Stand of Birch
Announcer: The recent ice storm, like all storms, brought down some things and not others. Commentator Philip Baruth woke to find that the ice had fallen heaviest on one of his birch trees — the smallest one, the one he’s always worried over most.
Notes from the New Vermont
Commentary #212: Stand of Birch
In August of 2001, after my wife, my three-year-old daughter and I had finished lugging all of our possessions into the house where we now live, we all sat on the front steps cooling off. It was hot, but a beautiful, moving-in-day sort of hot. We looked out over the lawn and we decided then and there that it was missing something crucial: birch trees.
So we immersed ourselves in birch trees for a week: river birch, weeping birch, European silver birch. But after all that, we finally went with the sort we’d both had in our yards growing up, white paper birch.
And at a tree nursery in out in Colchester we found just the pair we wanted, with an unexpected side benefit: a much smaller third tree growing right in next to one of the larger two. That small tree had a big gash at the base of its trunk, though, and the nursery owner said we could have it for free, but it probably wouldn’t last out the winter.
We loved it, though, and we took that grouping of trees home and planted them and then we stood there — our daughter Gwendolyn holding Annika’s hand, and Annika holding my hand — and the three of us looked at the three of them. It was an uncanny moment of recognition.
Annika and I exchanged a look, but neither of us said a word out loud, because we’re superstitious, and the little tree might not make it through the winter.
Still, I taped it up the best I could, and come spring the little birch seemed fine. By the end of August, the wound at its base was surrounded by a tough circular lip, and you could tell that the injured part was now as tough, if not tougher than any other part of the tree. My wife and I were happy to have the whole family of trees thriving, but still we didn’t say anything, not for almost seven years, because you really never know.
You never know, for instance, that an ice storm will single out one of your trees, and leave all the others alone.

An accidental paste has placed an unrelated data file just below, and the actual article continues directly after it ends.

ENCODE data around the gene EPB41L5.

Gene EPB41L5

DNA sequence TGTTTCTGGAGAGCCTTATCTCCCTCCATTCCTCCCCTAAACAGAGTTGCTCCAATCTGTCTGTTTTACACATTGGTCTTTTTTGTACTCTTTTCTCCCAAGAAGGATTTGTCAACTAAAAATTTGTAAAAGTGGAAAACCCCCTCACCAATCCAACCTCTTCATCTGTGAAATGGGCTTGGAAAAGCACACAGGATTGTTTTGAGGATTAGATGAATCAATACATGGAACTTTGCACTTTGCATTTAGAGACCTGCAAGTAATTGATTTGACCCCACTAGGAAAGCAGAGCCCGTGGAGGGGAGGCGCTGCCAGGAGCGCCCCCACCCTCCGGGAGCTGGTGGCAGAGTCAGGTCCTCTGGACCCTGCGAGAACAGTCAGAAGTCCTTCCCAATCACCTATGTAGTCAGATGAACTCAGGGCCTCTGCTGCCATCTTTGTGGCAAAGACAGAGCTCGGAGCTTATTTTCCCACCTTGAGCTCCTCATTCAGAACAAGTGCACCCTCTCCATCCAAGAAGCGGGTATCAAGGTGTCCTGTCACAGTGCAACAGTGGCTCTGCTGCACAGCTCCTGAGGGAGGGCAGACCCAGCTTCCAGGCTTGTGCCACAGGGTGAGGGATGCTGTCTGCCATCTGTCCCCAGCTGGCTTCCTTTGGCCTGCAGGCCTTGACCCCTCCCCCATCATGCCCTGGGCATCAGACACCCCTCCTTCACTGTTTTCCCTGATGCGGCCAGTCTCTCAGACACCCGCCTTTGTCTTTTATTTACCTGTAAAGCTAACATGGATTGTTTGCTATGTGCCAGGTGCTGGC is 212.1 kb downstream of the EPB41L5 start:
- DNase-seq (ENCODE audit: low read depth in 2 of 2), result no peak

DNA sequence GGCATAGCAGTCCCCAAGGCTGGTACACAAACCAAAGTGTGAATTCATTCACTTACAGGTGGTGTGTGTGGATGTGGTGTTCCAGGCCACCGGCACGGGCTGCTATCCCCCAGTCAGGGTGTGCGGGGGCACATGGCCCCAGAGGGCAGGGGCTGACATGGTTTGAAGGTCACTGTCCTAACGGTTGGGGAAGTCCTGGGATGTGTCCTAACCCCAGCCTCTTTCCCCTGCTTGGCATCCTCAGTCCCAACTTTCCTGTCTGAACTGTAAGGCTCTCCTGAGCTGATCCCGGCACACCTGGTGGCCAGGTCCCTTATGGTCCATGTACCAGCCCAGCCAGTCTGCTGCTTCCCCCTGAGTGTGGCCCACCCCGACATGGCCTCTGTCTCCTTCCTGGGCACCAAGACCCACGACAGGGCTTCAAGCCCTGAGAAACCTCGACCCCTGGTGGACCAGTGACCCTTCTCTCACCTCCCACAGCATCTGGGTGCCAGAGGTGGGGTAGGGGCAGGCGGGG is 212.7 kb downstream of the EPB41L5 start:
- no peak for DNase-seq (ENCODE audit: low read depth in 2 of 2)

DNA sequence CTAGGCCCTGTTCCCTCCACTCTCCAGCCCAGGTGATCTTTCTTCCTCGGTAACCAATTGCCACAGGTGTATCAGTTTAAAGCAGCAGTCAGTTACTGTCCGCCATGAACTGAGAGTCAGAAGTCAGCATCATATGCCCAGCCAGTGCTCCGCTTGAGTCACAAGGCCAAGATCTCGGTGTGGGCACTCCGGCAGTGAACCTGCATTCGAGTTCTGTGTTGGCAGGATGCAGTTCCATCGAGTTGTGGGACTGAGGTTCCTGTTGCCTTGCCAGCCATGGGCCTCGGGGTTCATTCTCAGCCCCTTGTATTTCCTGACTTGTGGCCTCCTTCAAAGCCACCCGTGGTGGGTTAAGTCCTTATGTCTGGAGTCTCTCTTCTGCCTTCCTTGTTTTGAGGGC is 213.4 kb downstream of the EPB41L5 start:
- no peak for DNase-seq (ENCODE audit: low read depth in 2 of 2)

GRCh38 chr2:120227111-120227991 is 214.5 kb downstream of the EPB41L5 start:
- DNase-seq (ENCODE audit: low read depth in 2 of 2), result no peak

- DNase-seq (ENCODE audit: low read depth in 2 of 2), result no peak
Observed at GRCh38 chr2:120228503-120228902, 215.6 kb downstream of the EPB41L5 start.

Last week, that’s exactly what happened: we woke up to find everything sheathed in ice, the house, the car, the trees and bushes, everything glittering and silent and unharmed, except the smallest of the three birch. For some reason, it was overpowered with ice, lying almost horizontally along the ground, the branches reaching right up to the front door.
And I ran out and found that there was nothing I could do — no amount of knocking or scraping would shatter the ice. The only way to remove it was to cut the tree itself, which I couldn’t bring myself to do.
So for three days it lay almost broken before the door, and for three days we looked at it helplessly from the kitchen window. Finally the sun came, and the temperature rose a bit. Nothing to write home about, but enough to weaken the ice, and we were able to work the largest clusters of it away with our fingers.
Then, with a pair of pruning shears, we eventually cut its crown loose from the earth, and it took a day or two, but it slowly rose back up into the air. And suddenly there were three again, the father birch, the mother birch, and their paper-white child.
Only later that night, talking it over, did my wife and I admit out loud that we saw them that way, as ghostly images of ourselves. It’s not that we’re not superstitious anymore, because we are. It’s because we realized that superstition won’t keep your children safe. Only love, and a full lifetime of worry, can accomplish that.
[This piece aired first on Vermont Public Radio. Audio of the commentary is available here.]